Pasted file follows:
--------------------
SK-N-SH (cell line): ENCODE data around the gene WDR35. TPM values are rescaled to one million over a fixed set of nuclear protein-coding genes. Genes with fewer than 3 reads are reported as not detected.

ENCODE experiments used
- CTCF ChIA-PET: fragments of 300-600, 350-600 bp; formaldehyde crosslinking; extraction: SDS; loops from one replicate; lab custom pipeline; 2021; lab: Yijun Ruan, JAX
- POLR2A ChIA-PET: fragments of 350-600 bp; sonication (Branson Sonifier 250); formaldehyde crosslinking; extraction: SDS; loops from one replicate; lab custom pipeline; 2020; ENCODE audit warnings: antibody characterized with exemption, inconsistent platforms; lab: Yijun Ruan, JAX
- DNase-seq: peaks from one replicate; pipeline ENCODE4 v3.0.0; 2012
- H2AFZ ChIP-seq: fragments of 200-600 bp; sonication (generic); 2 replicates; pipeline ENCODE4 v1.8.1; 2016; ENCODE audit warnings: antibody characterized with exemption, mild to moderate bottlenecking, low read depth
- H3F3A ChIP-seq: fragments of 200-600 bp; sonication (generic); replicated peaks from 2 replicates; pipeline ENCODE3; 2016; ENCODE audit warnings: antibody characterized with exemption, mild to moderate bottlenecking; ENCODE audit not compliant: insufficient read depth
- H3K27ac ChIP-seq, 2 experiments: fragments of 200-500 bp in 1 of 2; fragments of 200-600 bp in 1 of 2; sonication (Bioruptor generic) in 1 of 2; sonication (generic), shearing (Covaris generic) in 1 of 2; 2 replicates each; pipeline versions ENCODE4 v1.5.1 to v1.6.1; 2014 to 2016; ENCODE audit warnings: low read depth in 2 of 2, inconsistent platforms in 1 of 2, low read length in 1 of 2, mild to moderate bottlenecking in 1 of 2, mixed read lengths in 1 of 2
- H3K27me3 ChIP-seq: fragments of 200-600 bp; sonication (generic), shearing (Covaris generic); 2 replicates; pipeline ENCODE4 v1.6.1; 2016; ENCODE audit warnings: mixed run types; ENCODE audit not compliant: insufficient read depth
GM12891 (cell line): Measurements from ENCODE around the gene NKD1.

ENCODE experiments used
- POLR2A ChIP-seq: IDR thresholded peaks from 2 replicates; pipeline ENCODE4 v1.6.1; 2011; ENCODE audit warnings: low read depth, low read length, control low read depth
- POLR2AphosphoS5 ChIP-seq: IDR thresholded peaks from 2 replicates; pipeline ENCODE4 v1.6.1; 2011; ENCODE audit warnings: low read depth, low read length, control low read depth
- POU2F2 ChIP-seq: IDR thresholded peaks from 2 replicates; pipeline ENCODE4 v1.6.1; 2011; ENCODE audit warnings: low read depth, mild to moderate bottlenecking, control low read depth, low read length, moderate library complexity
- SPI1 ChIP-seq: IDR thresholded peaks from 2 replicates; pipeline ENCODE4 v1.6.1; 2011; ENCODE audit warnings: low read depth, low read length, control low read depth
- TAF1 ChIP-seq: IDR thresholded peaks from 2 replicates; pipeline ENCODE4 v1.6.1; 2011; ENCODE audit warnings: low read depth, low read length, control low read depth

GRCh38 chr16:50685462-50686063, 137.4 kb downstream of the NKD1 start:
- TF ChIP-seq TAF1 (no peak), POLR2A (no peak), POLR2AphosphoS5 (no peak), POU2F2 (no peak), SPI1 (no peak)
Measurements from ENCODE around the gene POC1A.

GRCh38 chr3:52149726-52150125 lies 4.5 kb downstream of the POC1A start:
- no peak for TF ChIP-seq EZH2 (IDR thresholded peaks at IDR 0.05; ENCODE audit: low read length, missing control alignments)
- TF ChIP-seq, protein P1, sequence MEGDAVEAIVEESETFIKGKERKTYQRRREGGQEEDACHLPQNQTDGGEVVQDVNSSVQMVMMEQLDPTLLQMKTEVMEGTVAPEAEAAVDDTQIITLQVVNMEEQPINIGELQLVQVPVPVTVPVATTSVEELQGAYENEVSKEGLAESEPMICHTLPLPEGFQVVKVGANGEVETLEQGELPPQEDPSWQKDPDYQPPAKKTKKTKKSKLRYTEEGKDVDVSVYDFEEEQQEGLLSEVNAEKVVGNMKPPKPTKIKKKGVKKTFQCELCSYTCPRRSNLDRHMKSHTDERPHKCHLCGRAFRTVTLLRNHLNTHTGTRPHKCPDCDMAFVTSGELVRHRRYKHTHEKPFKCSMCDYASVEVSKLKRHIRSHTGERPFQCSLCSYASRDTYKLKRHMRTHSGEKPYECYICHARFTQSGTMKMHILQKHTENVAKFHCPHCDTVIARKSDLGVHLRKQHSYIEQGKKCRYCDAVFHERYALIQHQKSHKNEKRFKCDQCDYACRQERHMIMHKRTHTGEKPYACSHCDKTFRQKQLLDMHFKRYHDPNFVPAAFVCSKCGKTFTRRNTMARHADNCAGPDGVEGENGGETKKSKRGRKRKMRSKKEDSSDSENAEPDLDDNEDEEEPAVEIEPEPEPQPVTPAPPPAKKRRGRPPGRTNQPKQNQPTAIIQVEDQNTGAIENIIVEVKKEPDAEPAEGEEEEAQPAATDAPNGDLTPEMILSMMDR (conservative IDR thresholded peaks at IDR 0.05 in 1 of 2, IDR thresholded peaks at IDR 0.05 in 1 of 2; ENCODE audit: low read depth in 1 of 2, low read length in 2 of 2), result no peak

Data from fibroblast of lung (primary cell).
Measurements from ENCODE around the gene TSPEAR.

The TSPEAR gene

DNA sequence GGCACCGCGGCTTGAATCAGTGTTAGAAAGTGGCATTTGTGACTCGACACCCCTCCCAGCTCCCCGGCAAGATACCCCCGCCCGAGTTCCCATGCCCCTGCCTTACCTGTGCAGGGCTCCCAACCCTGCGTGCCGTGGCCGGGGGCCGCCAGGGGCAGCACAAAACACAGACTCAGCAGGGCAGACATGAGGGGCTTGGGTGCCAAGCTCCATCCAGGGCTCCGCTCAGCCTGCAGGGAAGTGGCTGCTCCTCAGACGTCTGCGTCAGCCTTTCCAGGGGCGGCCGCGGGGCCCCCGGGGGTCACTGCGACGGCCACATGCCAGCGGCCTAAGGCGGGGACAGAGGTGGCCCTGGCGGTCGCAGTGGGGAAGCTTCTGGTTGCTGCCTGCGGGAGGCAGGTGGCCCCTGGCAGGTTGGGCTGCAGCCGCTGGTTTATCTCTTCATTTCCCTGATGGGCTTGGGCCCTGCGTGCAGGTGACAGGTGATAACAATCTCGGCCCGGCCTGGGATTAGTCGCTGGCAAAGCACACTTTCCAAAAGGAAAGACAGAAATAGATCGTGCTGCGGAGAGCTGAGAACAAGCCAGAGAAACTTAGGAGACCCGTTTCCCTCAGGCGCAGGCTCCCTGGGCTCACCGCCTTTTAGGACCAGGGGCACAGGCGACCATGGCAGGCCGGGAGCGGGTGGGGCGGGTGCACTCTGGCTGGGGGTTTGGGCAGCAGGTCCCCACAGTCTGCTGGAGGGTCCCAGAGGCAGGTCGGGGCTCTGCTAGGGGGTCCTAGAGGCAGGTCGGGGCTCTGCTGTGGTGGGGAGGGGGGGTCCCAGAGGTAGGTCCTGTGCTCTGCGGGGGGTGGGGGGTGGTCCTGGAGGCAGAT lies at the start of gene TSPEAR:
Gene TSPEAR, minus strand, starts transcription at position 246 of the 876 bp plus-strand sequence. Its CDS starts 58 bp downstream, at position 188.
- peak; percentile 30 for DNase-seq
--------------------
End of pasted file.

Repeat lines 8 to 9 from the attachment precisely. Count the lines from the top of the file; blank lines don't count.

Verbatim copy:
- H3K27ac ChIP-seq, 2 experiments: fragments of 200-500 bp in 1 of 2; fragments of 200-600 bp in 1 of 2; sonication (Bioruptor generic) in 1 of 2; sonication (generic), shearing (Covaris generic) in 1 of 2; 2 replicates each; pipeline versions ENCODE4 v1.5.1 to v1.6.1; 2014 to 2016; ENCODE audit warnings: low read depth in 2 of 2, inconsistent platforms in 1 of 2, low read length in 1 of 2, mild to moderate bottlenecking in 1 of 2, mixed read lengths in 1 of 2
- H3K27me3 ChIP-seq: fragments of 200-600 bp; sonication (generic), shearing (Covaris generic); 2 replicates; pipeline ENCODE4 v1.6.1; 2016; ENCODE audit warnings: mixed run types; ENCODE audit not compliant: insufficient read depth